The Brexit neotiations continue apace in Brussels, although with little result. The two sides cannot agree on how to manage the border between the Republic of Ireland and Northern Ireland. Both sides have pledged to keep it a “soft border”, but with the UK intending to leave the Single Market and the Customs Union, this will necessitate customs checks – thus intrdocuing a hard border on the island of Ireland. This is palatable for both the UK and the EU.
It also looks unlikely that the EU will let the UK remain as a full member of the European Chemicals Agency, potentially jeopardising the continuity of REACH within the UK post-Brexit. The European chemicals industry is asking for common sense to prevail, but it seems that the UK will no longer be able to carry out chemical assessments, and companies may have to prepare for two different sets of chemical legislation in the EU and UK post-Brexit.
But Brexit is not the only issue on the EU’s plate, Spain and Italy have both changed their governments in the last month, the former due to the government falling, the latter due to an election. Italy in particular could prove to be difficult for the EU, because its new government features eurosceptic parties from both the left and the right. Italy’s new government made an early statement of intent with regard to its migration policies, turning away a boat of migrants heading for its shores. This same boat was then accepted by Spain’s new government, now led by a socialist.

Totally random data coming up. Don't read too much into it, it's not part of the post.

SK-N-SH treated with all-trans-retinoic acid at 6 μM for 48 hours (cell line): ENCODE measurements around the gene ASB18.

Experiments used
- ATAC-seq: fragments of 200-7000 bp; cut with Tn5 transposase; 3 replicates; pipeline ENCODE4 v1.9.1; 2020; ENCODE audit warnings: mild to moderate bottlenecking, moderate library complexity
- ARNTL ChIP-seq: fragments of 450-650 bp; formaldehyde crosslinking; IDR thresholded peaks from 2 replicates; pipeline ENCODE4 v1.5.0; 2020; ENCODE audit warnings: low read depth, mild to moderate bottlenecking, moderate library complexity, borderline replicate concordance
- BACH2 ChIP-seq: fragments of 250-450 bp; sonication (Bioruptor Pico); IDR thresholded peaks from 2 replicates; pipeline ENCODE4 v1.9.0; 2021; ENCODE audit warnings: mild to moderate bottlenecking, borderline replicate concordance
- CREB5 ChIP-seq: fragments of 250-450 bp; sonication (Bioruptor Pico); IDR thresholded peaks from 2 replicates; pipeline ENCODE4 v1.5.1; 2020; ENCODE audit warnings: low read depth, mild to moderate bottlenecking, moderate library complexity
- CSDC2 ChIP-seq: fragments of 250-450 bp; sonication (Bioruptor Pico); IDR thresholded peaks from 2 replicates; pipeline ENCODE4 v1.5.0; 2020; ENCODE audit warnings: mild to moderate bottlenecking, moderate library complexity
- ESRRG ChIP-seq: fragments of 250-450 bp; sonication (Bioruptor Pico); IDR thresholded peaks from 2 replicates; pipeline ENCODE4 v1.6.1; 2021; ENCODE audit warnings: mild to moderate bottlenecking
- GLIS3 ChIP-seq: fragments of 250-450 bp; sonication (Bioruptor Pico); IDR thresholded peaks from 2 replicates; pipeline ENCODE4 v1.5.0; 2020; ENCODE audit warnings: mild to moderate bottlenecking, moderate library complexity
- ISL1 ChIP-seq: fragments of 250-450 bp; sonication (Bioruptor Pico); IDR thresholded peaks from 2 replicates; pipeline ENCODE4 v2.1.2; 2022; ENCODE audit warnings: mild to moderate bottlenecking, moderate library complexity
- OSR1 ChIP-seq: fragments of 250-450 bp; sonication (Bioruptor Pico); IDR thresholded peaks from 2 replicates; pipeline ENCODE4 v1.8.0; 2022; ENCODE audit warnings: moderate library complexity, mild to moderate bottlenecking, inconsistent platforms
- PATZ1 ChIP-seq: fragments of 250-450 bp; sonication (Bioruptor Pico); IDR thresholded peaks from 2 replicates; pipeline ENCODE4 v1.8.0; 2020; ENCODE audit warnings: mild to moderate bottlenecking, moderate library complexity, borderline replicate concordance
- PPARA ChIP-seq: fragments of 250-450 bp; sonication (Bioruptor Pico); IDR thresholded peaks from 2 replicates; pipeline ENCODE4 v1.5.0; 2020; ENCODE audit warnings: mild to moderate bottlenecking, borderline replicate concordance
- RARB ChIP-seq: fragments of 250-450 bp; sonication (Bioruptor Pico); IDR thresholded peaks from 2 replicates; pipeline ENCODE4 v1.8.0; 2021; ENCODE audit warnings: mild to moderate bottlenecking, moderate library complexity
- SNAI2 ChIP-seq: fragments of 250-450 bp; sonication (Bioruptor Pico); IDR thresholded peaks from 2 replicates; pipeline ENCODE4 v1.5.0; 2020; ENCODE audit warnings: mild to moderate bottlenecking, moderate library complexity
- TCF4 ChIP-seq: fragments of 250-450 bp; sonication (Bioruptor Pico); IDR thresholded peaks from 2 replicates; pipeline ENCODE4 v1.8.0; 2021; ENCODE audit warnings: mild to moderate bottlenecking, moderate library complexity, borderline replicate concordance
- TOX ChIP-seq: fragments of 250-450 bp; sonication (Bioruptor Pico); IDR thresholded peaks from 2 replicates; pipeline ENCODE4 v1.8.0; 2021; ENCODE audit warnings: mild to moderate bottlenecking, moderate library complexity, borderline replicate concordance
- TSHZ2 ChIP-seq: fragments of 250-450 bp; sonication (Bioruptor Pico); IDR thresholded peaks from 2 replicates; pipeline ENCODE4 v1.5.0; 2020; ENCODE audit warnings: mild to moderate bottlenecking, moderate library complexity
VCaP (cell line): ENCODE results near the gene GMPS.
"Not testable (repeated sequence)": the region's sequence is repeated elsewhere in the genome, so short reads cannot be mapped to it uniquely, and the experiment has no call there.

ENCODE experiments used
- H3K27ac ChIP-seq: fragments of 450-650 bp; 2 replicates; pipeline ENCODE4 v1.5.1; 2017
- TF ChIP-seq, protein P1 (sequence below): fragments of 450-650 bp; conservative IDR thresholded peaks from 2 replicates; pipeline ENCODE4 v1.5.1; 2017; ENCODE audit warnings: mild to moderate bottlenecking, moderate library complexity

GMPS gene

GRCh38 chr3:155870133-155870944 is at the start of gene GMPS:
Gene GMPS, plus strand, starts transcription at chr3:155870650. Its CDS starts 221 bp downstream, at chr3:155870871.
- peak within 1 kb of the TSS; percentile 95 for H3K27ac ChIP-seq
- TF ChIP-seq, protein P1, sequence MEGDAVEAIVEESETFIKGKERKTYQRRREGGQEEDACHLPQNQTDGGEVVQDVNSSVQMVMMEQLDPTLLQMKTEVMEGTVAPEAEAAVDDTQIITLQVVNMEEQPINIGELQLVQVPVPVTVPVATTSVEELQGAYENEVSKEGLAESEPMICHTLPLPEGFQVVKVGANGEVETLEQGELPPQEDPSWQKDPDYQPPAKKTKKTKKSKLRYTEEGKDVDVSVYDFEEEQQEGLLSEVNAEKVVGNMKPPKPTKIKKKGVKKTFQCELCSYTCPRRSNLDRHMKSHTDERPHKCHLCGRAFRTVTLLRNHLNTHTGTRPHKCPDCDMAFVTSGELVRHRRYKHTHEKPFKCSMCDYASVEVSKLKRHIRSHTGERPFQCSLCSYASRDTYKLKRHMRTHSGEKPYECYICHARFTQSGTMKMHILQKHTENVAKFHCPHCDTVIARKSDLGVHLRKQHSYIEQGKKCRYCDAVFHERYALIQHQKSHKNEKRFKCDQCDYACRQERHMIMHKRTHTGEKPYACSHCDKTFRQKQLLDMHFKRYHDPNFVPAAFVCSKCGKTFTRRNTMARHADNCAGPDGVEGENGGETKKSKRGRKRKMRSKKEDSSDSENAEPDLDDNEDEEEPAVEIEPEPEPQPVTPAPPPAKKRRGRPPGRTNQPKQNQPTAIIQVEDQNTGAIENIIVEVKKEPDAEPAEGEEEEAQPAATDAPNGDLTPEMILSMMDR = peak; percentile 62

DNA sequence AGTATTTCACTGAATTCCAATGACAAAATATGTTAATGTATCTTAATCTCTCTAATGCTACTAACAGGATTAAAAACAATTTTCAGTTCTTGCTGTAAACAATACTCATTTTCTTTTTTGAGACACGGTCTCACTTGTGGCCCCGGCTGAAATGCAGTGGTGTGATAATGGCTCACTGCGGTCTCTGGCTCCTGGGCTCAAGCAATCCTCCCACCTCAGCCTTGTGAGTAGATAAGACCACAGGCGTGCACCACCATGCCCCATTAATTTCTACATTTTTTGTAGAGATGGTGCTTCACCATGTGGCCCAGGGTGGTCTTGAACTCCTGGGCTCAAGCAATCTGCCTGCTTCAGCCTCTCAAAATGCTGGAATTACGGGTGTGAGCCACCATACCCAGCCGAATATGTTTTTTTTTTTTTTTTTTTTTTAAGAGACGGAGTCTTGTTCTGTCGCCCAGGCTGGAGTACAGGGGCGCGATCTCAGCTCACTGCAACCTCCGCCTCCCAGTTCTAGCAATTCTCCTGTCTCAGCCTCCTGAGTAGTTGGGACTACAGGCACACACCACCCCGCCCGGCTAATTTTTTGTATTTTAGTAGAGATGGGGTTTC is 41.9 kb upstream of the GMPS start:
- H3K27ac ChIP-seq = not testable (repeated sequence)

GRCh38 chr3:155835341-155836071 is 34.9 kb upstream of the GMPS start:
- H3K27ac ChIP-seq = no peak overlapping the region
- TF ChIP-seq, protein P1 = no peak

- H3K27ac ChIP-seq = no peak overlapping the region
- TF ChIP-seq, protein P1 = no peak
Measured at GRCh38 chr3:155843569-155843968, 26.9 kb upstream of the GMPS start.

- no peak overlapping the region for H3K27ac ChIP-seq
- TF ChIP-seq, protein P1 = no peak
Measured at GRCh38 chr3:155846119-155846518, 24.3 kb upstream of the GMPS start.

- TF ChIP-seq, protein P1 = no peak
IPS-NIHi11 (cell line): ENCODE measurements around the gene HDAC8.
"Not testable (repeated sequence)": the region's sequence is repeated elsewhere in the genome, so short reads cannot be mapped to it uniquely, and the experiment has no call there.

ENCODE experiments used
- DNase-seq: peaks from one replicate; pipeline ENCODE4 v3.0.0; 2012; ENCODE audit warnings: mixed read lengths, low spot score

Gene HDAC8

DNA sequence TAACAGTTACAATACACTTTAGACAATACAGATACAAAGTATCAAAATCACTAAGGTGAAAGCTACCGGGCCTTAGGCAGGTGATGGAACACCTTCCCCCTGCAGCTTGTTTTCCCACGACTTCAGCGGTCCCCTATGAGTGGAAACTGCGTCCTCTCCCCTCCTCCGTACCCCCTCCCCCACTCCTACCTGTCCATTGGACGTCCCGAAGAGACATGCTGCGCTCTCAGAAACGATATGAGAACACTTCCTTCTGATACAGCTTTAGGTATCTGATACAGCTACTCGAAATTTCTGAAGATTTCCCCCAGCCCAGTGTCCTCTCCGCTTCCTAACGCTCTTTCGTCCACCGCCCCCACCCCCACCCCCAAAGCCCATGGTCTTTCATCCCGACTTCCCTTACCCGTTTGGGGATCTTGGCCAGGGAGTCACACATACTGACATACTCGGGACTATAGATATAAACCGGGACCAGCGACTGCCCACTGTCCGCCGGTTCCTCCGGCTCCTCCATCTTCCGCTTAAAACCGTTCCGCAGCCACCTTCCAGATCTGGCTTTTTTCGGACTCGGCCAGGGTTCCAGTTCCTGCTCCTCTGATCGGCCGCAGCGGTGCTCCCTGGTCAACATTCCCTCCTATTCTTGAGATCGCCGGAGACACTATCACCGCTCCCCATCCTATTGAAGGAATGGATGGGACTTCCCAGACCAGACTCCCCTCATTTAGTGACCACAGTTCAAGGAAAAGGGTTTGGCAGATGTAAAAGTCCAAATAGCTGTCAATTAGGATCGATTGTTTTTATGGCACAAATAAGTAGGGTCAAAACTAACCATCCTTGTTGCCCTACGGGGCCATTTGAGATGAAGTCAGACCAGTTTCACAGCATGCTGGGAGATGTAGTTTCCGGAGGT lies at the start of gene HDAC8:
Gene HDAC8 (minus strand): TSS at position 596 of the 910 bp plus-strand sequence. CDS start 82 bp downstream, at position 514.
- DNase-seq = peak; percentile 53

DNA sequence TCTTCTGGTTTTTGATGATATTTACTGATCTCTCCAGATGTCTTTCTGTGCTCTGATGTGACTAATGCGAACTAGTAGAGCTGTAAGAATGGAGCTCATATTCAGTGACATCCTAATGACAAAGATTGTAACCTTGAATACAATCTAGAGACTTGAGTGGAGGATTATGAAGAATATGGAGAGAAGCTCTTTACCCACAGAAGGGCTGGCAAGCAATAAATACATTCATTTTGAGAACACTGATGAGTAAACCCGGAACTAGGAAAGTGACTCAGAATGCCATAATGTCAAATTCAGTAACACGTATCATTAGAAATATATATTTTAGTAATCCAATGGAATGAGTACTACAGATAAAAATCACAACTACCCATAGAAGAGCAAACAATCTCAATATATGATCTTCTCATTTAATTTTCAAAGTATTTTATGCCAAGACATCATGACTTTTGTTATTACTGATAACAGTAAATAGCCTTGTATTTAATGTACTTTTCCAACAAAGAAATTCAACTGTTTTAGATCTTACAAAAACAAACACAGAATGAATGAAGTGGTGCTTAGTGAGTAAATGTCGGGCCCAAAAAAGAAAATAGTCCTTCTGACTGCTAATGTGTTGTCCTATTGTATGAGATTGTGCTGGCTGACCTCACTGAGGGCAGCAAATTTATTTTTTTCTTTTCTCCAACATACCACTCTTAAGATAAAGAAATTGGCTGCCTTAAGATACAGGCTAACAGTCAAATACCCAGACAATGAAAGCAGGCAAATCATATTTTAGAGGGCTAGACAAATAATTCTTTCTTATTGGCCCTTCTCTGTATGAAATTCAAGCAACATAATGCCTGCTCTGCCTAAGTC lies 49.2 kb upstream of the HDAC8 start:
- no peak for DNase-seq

Further afield, and Donald Trump’s trade policy is beginning to make itself felt in Europe. He has decided to slap tariffs on EU steel and aluminium, which has seen the EU retaliate by introducing tariffs on a range of US products as a means to balance out Trump’s tariffs. It appears that a trade war may be starting up, with the EU just one of several other regions who are attempting to stand up to Trump’s protectionist trade policies.